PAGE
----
Renee Shutters is a mom with a mission. She has teamed with the Center for Science in the Public Interest (CPSI) on a change.org petition to M&M’s maker Mars, Inc., requesting the company remove artificial dye from the iconic candy. She noticed her 9-year-old son’s hyperactive behavior improved after she eliminated foods containing artificial dyes from his diet. Now, she wants Mars to use natural dyes in M&M’s.
It seems like a bit of a bold request—until the candy maker’s European formula is revealed. On the other side of the pond, Mars nixes the petroleum-based dyes it uses in the U.S. and replaces them with natural dyes. Otherwise, the European Union would require Mars to package Euro M&M’s with a label that warns the candy “may have an adverse effect on activity and attention in children.”
Aaron Bernstein, MD, MPH, pediatrician at Boston Children’s Hospital, thinks the petition may be on the right track. Available evidence suggests that artificial dyes carry the potential to increase hyperactivity in any child, says Bernstein.
But the focus on food coloring masks a far bigger problem, says Bernstein. “Kids (and their parents) are being bombarded with foods specifically intended to lure them in.” Nearly every store in the U.S. immerses consumers in a sea of cheap, unhealthy and supersized junk food, he continues. Candy marketing follows a seasonal cycle from Valentine’s Day to Halloween.
Every fall, the trick-or-treat ritual generates a massive candy crush; Americans purchase 600 million pounds of candy for Halloween.
Tantrums, meltdowns and more
A review, published in Neurotherapeutics by researchers at the Ohio State University (OSU), concluded that artificial dyes are not a major cause of attention deficit hyperactivity disorder (ADHD) but seem to affect children regardless of whether or not they have ADHD. Multiple studies published in the last 35 years have suggested similar effects.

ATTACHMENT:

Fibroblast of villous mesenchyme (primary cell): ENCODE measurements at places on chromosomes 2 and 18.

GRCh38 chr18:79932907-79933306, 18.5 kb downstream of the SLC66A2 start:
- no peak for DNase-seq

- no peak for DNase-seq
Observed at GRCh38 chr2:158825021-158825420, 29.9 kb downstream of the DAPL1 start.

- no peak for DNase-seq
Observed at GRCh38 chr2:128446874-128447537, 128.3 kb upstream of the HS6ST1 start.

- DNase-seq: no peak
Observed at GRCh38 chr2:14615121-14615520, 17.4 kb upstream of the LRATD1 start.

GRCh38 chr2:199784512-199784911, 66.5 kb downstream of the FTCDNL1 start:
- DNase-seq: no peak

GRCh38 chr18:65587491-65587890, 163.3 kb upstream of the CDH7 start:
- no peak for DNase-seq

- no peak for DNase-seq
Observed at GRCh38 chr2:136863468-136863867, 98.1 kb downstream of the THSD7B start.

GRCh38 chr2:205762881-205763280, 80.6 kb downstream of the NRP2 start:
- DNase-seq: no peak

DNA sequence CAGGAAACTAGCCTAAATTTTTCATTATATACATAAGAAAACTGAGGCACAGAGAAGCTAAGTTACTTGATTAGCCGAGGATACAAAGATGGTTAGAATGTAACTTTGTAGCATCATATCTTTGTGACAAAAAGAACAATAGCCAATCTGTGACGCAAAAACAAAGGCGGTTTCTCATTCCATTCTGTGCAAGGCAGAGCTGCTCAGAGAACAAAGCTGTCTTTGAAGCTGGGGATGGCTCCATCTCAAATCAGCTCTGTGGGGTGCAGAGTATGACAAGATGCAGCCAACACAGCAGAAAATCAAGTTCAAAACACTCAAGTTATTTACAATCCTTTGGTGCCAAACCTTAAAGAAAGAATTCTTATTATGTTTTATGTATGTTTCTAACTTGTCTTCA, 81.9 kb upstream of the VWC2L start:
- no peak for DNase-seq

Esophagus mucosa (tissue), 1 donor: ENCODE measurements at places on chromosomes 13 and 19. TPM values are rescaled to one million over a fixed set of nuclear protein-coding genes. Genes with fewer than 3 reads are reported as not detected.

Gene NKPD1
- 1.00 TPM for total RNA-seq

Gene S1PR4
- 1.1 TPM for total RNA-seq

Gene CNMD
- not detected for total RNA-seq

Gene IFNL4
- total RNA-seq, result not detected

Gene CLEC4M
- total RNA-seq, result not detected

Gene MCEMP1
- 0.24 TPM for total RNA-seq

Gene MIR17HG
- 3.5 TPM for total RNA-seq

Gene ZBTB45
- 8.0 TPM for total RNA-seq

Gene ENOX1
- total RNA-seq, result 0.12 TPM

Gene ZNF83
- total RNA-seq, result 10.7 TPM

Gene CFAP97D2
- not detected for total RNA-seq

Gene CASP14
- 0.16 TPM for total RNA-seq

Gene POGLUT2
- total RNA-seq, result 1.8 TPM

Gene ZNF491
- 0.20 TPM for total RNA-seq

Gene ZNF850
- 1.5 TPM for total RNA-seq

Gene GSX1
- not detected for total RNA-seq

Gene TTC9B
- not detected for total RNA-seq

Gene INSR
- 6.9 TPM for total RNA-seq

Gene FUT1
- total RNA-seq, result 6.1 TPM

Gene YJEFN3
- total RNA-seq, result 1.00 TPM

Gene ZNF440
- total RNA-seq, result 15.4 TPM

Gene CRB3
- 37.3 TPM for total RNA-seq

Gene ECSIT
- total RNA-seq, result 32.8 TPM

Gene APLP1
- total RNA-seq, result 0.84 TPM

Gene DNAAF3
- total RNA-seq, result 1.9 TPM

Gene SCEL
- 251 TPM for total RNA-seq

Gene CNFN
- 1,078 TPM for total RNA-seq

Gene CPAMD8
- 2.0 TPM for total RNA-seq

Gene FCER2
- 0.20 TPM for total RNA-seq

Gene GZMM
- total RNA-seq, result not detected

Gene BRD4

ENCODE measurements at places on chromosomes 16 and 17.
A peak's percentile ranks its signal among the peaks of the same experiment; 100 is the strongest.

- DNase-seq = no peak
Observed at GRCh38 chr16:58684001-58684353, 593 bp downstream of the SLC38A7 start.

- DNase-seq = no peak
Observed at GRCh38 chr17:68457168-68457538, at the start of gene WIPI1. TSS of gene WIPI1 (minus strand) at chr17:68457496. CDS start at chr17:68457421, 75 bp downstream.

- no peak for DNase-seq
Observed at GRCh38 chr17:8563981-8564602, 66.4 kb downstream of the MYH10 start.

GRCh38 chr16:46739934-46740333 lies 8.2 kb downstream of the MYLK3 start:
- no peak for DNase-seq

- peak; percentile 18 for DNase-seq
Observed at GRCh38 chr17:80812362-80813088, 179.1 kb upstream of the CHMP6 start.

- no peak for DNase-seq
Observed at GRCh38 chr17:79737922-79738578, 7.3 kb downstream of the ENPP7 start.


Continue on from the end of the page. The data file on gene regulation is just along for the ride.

The OSU researchers refer to a phenomenon familiar to most classroom teachers: a possible aggregate effect on classroom climate. In other words, stuff a group of kids with snacks loaded with artificial food dyes and let the mayhem begin.
Similar findings in other studies spurred the European Union to require the warning label on foods containing Red 40, Yellow 5 and Yellow 6—the very dyes used in M&M’s. Mars revised its European recipe. However, the U.S. formula contains five artificial dyes: Red 40, Yellow 5 and 6, and Blue 1 and 2.
At least some consumers want Mars to replicate the European recipe in the U.S.
The change.org petition had garnered more than 100,000 signatures on Oct. 31.
In the interim, Michael Jacobson, PhD, executive director of CPSI, cautioned households against passing out Halloween treats colored with artificial dyes in a recent Huffington Post blog. He warned of the temper tantrums and meltdowns that might result after children indulge in these candies.
Food dye-fueled fits are just part of the problem.
A typical 2 oz. candy bar contains nearly 200 calories, more than half of them from fat. “These are empty calories, devoid of any of the nutrition that kids’ bodies need to be healthy,” says Bernstein.
“The best advice I can give when it comes to having kids eat artificial food coloring or candy is as old as Aristotle: all things in moderation,” offers Bernstein. “Kids will always eat candy, but we can set limits on how much and what kind.”